25 Then an expert in the law stood up to test him, saying, “Teacher, what must I do to inherit eternal life?” 26 “What is written in the law?” he asked him. “How do you read it?” 27 He answered, “Love the Lord your God with all your heart, with all your soul, with all your strength, and with all your mind;” and “your neighbor as yourself.” 28 “You’ve answered correctly,” he told him. “Do this and you will live.” 29 But wanting to justify himself, he asked Jesus, “And who is my neighbor?” 30 Jesus took up the question and said: “A man was going down from Jerusalem to Jericho and fell into the hands of robbers. They stripped him, beat him up, and fled, leaving him half dead. 31 A priest happened to be going down that road. When he saw him, he passed by on the other side. 32 In the same way, a Levite, when he arrived at the place and saw him, passed by on the other side. 33 But a Samaritan on his journey came up to him, and when he saw the man, he had compassion. 34 He went over to him and bandaged his wounds, pouring on olive oil and wine. Then he put him on his own animal, brought him to an inn, and took care of him. 35 The next day he took out two denarii, gave them to the innkeeper, and said, ‘Take care of him. When I come back I’ll reimburse you for whatever extra you spend.’ 36 “Which of these three do you think proved to be a neighbor to the man who fell into the hands of the robbers?” 37 “The one who showed mercy to him,” he said. Then Jesus told him, “Go and do the same.”
What do you do when you are challenged to take the right action? Do you make the right choice—even if you have never done it before, don’t want to, or feel the pressure of the world to decline?
In Luke 10, we have a story of a conversation between Jesus and an expert in the law. This was common for Jesus as his teachings attracted in scribes, Pharisees, and Jewish scholars. In this interaction, the expert asked Jesus a question: “What must I do to inherit eternal life?”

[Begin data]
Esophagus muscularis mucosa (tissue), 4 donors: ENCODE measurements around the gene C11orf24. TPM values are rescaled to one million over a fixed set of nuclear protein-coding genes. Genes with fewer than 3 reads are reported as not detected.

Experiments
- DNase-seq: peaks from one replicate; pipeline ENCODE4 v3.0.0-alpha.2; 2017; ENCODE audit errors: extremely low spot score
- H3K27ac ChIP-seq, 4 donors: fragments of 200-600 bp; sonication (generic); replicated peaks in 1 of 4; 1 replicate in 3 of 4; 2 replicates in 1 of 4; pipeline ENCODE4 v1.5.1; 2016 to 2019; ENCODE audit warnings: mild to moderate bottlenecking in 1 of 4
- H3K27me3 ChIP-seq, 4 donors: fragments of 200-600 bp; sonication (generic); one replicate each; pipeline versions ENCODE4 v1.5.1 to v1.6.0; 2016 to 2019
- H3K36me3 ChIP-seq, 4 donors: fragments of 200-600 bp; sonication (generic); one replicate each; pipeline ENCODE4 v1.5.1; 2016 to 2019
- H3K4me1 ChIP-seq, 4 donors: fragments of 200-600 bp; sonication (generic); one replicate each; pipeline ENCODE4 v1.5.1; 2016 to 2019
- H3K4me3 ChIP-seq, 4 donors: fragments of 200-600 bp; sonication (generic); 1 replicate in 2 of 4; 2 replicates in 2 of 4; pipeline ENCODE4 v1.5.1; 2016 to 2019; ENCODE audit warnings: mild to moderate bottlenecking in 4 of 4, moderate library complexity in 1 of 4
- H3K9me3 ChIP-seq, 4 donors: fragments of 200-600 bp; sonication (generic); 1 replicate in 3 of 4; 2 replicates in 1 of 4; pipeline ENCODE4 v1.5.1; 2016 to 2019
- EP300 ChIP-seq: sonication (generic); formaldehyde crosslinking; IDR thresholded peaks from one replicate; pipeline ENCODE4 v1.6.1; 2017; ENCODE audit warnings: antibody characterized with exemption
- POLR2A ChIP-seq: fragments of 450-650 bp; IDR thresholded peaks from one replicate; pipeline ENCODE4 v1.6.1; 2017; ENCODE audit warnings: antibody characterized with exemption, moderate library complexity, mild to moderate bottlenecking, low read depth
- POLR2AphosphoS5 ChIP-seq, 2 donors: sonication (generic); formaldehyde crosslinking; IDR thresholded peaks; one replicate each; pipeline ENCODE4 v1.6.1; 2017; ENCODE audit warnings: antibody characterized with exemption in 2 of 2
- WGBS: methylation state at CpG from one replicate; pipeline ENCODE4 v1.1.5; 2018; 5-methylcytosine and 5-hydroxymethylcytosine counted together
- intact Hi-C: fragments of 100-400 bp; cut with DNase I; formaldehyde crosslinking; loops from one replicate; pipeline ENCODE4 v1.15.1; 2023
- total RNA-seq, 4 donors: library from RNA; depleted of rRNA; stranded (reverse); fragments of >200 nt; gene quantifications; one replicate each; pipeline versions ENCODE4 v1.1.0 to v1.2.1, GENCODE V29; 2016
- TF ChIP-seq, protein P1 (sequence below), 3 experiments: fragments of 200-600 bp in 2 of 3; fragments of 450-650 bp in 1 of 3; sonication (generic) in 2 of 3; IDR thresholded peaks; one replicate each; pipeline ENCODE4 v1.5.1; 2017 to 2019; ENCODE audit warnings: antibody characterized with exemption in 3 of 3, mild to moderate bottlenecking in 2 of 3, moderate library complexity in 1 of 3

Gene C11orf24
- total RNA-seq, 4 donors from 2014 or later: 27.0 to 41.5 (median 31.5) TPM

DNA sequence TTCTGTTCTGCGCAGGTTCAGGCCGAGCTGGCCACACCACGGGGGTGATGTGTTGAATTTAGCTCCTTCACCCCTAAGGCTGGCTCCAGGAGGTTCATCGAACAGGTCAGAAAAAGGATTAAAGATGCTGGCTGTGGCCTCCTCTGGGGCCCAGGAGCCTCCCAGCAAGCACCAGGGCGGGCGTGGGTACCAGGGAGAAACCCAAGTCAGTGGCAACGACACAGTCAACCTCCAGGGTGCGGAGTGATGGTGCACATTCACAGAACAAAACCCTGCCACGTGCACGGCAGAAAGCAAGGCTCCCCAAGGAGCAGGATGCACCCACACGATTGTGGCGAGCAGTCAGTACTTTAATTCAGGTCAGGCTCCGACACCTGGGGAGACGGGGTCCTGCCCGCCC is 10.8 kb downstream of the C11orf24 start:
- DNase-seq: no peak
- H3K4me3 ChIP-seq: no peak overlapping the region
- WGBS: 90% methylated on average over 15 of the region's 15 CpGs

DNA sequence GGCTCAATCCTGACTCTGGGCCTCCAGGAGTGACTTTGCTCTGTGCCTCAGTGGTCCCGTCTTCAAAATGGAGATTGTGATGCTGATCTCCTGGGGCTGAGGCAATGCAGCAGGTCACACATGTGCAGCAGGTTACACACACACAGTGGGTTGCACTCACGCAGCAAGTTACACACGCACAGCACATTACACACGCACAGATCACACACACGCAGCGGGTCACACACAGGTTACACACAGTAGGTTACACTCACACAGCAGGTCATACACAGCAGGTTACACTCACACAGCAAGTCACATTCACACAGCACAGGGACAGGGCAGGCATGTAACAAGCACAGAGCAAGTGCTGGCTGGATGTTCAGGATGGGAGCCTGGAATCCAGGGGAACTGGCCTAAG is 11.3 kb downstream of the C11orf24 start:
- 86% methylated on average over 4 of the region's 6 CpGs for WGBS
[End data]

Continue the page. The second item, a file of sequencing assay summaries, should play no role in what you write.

Jesus’ response gets him to answer the question by referencing what the expert already knows. Jesus says the response is correct and if the expert does this, “You will live.”
But the expert further questions Jesus: “How far do I have to go? Are there limits to who is a neighbor?” This is when Jesus tells the familiar story of the Good Samaritan. In which the Samaritan would not have been considered a “neighbor” by the expert, yet he still did the right thing to help someone.
Jesus gets the expert to admit this and tells him the answer to his question: “Go and do the same.” He is helping the expert to see that a neighbor includes “anyone.” Loving people is always the right thing.
One of my personal core principles is “do the right thing.” It does not matter what the person has done to you, who they are, or what they look like. You just do the right thing. But you must see the people and world around you and know to do the right thing.
This is our charge with this passage. Live your life to do the right thing. Love your neighbor, who is everyone and anyone. Work to keep your eyes open to be able to see them clearly. Then when the opportunity arises, do the right thing. Your reward…eternity.
Questions to Ask Yourself
- Do you see everyone as a neighbor as Jesus defined it?
- If you can see them as a neighbor, are you loving them well?
- Where are instances that you have/have not loved?